Tomorrow's Academic Careers
Helping Faculty Members Sharpen Their Focus
2. An item that has remained on the to-do list for more than a few weeks should be removed from it. Any item that gets carried over from list to list for several weeks is unlikely to be completed. Encourage the faculty member to refocus his or her priorities on tasks that can and will be accomplished rather than being tyrannized by these items.
3. At the end of each day, spend no more than ten minutes reorganizing the list for the next day?s priorities. A small amount of time spent on setting priorities can become a useful exercise in focusing one?s energy. Too much time spent on this task, however, becomes one more unnecessary distraction.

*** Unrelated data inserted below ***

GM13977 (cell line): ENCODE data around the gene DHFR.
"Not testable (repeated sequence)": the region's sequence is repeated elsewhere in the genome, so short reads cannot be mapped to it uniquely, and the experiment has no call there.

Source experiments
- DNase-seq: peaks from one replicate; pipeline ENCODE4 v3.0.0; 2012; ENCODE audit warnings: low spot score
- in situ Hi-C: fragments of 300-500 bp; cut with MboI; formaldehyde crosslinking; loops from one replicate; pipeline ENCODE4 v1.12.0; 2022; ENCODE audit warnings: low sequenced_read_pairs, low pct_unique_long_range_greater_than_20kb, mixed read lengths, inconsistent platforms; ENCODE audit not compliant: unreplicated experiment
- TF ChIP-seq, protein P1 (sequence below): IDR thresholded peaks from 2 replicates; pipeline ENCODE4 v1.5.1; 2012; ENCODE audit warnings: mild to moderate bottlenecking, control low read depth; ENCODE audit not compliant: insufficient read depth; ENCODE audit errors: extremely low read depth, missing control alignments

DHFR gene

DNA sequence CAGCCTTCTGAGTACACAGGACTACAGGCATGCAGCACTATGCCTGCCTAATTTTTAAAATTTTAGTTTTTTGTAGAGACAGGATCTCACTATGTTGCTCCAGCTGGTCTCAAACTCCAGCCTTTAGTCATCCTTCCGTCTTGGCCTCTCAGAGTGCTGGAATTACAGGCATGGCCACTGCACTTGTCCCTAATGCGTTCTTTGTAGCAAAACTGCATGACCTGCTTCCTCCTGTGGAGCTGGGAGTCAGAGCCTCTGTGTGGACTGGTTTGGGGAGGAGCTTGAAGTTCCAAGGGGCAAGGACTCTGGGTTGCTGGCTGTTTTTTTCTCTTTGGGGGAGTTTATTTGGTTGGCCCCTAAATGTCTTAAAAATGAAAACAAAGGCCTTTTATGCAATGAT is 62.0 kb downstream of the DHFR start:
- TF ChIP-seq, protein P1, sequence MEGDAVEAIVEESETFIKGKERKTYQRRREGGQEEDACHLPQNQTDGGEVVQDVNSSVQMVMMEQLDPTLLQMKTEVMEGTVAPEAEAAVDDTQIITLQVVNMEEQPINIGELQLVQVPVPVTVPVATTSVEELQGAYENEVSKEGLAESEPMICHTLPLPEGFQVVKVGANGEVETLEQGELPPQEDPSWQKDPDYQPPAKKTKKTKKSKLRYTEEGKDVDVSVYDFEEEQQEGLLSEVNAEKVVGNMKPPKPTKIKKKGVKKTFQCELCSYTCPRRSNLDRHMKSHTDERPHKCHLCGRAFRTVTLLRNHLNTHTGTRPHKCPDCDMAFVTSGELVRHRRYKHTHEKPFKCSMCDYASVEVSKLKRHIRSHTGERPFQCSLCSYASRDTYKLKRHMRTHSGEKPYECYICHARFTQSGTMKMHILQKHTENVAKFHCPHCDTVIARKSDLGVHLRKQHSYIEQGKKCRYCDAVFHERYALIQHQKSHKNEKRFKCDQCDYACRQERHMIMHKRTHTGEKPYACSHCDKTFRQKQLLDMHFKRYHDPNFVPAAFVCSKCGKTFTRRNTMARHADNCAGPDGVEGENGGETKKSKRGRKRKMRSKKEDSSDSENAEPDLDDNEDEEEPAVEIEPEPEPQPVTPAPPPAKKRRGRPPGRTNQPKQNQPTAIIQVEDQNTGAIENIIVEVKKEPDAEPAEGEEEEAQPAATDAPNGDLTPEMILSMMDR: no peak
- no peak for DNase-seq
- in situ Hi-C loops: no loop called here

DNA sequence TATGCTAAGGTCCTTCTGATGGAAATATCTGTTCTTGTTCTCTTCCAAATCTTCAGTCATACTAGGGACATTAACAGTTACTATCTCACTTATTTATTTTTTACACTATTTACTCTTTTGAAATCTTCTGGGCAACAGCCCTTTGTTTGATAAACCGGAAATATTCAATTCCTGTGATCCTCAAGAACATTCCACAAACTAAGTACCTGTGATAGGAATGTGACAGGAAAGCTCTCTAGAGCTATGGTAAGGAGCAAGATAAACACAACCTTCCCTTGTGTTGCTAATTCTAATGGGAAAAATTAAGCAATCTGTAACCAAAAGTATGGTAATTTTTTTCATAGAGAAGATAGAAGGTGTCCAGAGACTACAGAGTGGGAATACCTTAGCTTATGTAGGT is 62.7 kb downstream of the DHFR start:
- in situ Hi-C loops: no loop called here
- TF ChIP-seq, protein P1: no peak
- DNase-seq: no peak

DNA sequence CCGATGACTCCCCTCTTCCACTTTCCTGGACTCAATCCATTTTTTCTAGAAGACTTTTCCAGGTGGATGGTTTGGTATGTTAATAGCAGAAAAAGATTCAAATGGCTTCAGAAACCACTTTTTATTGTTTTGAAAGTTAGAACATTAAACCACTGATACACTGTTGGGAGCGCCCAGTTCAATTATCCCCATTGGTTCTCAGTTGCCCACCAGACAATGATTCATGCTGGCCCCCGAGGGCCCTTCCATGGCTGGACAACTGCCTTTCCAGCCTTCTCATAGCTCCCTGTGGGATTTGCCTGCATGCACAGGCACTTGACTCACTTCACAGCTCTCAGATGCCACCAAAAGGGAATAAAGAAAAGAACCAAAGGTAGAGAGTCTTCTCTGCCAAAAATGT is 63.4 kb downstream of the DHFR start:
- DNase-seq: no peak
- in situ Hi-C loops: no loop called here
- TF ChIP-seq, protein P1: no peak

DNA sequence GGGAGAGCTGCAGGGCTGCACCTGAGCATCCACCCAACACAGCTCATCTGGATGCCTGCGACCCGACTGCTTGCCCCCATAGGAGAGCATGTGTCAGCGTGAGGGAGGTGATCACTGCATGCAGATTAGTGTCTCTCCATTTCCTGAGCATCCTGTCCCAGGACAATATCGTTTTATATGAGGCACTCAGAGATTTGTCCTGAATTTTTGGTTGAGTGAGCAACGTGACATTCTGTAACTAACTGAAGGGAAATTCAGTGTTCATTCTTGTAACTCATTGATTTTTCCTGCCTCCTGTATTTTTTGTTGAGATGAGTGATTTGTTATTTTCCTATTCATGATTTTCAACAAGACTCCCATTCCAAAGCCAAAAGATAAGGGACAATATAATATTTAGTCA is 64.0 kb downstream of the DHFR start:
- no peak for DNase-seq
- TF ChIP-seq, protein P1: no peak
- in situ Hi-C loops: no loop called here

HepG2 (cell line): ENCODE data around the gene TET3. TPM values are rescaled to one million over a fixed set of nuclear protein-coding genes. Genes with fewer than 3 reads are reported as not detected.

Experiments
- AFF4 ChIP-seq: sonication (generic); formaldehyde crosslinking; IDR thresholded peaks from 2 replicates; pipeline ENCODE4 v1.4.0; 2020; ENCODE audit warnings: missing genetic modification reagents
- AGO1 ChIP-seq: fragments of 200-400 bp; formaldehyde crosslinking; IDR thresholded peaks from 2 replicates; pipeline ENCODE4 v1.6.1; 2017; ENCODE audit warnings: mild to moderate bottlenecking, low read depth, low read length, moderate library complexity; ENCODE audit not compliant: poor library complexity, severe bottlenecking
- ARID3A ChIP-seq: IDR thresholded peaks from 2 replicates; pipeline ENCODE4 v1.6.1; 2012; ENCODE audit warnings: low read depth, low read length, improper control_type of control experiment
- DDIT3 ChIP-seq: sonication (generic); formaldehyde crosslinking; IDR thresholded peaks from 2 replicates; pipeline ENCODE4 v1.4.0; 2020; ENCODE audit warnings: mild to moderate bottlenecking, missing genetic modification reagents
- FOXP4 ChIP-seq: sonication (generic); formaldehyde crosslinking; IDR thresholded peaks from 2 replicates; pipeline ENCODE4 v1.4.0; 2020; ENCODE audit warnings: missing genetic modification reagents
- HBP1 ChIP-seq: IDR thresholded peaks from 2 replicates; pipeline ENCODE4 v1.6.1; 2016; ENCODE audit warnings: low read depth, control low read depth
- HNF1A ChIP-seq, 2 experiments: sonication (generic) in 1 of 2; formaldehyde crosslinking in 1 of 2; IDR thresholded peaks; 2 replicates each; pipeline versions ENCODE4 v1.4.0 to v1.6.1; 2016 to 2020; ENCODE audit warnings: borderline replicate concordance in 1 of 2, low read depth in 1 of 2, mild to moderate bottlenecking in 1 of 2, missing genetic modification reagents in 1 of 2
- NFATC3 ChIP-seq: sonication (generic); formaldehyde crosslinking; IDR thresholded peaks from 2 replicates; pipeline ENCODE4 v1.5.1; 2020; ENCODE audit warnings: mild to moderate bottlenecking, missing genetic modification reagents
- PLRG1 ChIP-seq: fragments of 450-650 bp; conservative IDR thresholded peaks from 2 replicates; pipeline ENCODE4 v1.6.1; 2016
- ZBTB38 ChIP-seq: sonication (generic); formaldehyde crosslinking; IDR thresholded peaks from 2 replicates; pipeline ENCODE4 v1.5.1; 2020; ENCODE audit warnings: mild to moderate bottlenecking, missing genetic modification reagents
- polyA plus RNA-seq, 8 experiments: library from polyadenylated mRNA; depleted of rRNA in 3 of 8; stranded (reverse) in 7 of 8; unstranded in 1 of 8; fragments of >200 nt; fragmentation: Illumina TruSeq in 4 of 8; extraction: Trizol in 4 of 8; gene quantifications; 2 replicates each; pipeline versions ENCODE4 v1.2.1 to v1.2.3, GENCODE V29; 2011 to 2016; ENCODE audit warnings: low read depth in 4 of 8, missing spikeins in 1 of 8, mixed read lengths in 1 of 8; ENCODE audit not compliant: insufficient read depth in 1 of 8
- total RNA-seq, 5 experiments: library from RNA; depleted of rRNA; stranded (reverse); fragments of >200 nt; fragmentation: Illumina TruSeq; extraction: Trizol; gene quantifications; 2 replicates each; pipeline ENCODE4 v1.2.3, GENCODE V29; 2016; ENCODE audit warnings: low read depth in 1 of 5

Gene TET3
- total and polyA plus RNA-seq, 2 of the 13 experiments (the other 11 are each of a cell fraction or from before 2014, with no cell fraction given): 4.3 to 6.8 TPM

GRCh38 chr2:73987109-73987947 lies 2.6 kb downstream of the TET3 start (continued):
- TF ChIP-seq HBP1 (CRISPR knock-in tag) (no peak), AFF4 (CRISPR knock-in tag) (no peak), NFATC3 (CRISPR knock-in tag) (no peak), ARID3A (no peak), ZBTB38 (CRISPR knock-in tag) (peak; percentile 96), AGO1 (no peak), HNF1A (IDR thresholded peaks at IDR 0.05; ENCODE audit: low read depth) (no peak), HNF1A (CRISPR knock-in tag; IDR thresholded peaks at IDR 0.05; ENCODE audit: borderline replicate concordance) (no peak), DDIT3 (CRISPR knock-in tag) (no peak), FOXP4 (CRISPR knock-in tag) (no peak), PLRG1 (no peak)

?Fake it until you make it.?
Creshaw, D. (2008). The myth of multitasking: How doing it all gets nothing done. San Francisco: Jossey-Bass.
Crouch, C. (2007). Getting organized: improving focus, organization and productivity. Memphis, TN: Dawson.
Morgenstern, J. (2004). Time management from the inside out: The foolproof system for taking control of your schedule?and your life (2nd ed.). New York: Holt.
Palladino, L. J. (2007). Find your focus zone: An effective new plan to defeat distraction and overload. New York: Free Press.
Sterner, T. M. (2005). The practicing mind: Bringing discipline and focus into your life. Wilmington, DE: Mountain Sage Publishing.
Wolff, J. M. (2010). Focus: Use the power of targeted thinking to get more done. Upper Saddle River, NJ: Prentice Hall.